In Italy, a remarkable judgment was rendered at the interface between competition law and patent law. According to the highest Italian administrative court, how patent rights in the pharmaceutical industry are invoked can under certain circumstances be contrary to competition rules. This judgment could be important for your company’s divisional and SPC strategy.

The Consiglio di Stato (CdS), Italy’s highest administrative court, upheld the original decision of the Italian competition authority (ICA) to impose a EUR 10.6 million fine on Pfizer for the abuse of its dominant position by misuse of patent and supplementary protection certificates SPC rights. The CdS thus overturned the decision of the court in first instance. The only known precedent in Europe somewhat related to this case was in AstraZeneca where AstraZeneca’s alleged misleading representation of information to a patent office relating to SPCs for medicinal products was held to be abusive and to support unlawful exclusionary behaviour. Here, however, the situation was quite different.

Pfizer held a European patent for Xalatan – a product used to treat glaucoma – containing the active ingredient latanoprost. The patent expired in September 2009. In Italy, this patent had not been extended by a supplementary protection certificate (SPC), allegedly due to oversight. The ICA established that Pfizer obtained a divisional patent for the same product and then relied on this as a basic patent to obtain an SPC for Xalatan in Italy. The acts carried out by Pfizer to achieve this resulted, according to the ICA and upheld by the CdS, in a complex and articulated conduct that amounted to abuse of right and, in particular, anti-competitive behaviour meant to delay the entry of generic products. This is, again according to the ICA and the CdS, confirmed by the circumstance that the divisional patent for latanoprost did not lead to the introduction of a new drug in the market, which circumstance supports the exclusionary intent found by the ICA in the overall assessment (also of internal emails and of Pfizer’s conduct vis-à-vis generic companies). The ICA was also critical of Pfizer having applied for and obtained a paediatric extension for this product which is used to treat a disease that typically affects older people whereas the authorities generally stimulate application for this extension.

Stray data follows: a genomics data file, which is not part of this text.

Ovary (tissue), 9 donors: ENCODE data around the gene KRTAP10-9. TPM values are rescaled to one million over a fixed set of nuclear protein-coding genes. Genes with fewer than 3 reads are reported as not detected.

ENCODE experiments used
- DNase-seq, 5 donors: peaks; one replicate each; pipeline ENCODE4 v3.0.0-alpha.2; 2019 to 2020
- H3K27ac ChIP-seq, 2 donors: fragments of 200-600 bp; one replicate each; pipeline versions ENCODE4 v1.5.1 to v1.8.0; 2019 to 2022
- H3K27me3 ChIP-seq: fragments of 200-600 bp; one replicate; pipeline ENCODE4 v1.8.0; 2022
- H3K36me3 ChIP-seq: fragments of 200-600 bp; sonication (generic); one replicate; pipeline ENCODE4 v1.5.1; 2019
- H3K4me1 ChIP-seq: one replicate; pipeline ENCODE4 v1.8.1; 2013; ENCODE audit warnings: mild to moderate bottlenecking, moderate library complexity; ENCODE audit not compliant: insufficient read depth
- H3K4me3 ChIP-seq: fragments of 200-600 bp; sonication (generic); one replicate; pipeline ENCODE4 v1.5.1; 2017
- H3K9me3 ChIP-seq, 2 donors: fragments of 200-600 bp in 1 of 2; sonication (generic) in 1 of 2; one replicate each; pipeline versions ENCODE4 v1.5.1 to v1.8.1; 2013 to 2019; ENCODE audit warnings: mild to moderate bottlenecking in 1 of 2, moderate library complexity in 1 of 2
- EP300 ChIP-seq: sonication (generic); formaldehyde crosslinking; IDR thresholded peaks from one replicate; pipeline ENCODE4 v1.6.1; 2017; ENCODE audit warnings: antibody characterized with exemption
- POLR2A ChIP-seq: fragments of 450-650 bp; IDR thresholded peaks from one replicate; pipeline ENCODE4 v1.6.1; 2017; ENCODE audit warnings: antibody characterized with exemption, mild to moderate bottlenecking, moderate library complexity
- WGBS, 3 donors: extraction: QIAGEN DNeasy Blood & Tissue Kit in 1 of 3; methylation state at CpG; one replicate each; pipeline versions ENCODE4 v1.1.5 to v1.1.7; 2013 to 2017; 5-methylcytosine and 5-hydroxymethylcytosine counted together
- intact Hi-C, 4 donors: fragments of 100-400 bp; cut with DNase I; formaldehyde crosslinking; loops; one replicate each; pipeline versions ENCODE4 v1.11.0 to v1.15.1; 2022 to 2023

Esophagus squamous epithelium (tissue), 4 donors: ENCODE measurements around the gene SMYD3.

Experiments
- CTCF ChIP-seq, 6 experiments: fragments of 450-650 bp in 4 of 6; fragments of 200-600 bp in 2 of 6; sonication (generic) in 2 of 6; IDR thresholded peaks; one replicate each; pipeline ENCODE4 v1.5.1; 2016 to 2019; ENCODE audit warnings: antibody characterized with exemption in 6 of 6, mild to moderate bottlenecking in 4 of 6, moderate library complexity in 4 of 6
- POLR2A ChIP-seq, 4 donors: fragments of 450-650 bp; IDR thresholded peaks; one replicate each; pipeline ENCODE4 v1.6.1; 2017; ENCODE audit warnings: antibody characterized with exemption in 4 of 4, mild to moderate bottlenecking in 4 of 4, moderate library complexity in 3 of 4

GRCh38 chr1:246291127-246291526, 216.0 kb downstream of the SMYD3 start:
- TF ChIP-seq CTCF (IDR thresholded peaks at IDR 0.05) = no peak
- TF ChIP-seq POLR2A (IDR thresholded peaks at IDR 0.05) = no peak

The CdS considered that this case does not concern the lawfulness of conduct under patent (and SPC) law, but the anti-competitive effects of a series of acts that are per se unlawful. How rights were used here is artificial, i.e. for a goal which is inconsistent with that for which such rights were granted: in this case the exclusion of competitors from the market.

There is, however, no explicit explanation about how the rights were used contrary to the goal for which they were granted, given that patent rights and SPCs give the holders a monopoly the effect of which is precisely to exclude competitors from the market. In AstraZeneca, there was a finding that information had been misrepresented, which seemed to underlie the finding of abuse. In this case, Pfizer seems to have acted in accordance with the law. This decision seems to suggest that there is no need for such additional reprehensible conduct and even the exercise of lawfully obtained exclusive rights by a company that is in a dominant position (which position the rights holder has) can lead to violation of competition laws. This is a rather unsatisfactory outcome as no clear guidance is provided on why the goal pursued by Pfizer in this case differs from those goals for which the rights were granted.

Though the facts of this case are rather special and it might be difficult to generalise the outcome, this judgment could be important for your company’s divisional and SPC strategy.